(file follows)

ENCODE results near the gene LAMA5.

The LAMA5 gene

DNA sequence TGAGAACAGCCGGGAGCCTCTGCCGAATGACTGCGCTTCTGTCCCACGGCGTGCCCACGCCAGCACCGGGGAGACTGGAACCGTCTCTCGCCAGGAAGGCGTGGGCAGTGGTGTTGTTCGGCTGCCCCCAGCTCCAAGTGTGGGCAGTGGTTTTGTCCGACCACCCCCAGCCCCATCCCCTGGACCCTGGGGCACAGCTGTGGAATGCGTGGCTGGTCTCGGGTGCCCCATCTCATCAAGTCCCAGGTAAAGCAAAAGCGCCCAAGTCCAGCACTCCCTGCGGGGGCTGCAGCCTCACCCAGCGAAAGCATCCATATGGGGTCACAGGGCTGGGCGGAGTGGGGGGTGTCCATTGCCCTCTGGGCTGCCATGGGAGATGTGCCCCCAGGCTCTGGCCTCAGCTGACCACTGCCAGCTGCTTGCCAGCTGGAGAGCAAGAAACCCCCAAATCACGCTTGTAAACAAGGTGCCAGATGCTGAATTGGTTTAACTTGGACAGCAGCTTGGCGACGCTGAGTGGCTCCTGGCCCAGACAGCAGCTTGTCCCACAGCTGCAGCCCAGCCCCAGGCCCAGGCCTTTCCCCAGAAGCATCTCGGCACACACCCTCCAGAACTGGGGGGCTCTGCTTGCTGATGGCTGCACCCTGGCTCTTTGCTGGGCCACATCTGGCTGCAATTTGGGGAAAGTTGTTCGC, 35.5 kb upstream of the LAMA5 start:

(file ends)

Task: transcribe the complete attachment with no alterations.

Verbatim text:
ENCODE results near the gene LAMA5.

The LAMA5 gene

DNA sequence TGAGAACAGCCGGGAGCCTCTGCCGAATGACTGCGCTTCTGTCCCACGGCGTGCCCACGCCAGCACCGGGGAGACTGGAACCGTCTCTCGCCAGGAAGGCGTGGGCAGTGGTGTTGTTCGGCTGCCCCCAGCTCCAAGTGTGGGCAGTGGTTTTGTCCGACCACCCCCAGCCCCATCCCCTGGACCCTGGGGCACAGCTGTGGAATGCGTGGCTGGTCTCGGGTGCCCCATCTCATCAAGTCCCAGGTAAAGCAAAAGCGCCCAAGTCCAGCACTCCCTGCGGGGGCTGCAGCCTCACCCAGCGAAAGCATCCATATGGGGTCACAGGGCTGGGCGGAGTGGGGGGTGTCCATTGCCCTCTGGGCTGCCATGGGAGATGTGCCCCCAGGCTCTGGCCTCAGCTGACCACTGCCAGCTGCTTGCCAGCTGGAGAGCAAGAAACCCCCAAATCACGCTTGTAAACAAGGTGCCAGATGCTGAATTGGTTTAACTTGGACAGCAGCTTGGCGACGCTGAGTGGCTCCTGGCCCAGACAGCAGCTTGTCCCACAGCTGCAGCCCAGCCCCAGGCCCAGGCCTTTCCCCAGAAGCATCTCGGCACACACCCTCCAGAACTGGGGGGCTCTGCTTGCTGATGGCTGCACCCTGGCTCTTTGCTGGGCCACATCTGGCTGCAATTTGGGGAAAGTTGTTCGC, 35.5 kb upstream of the LAMA5 start: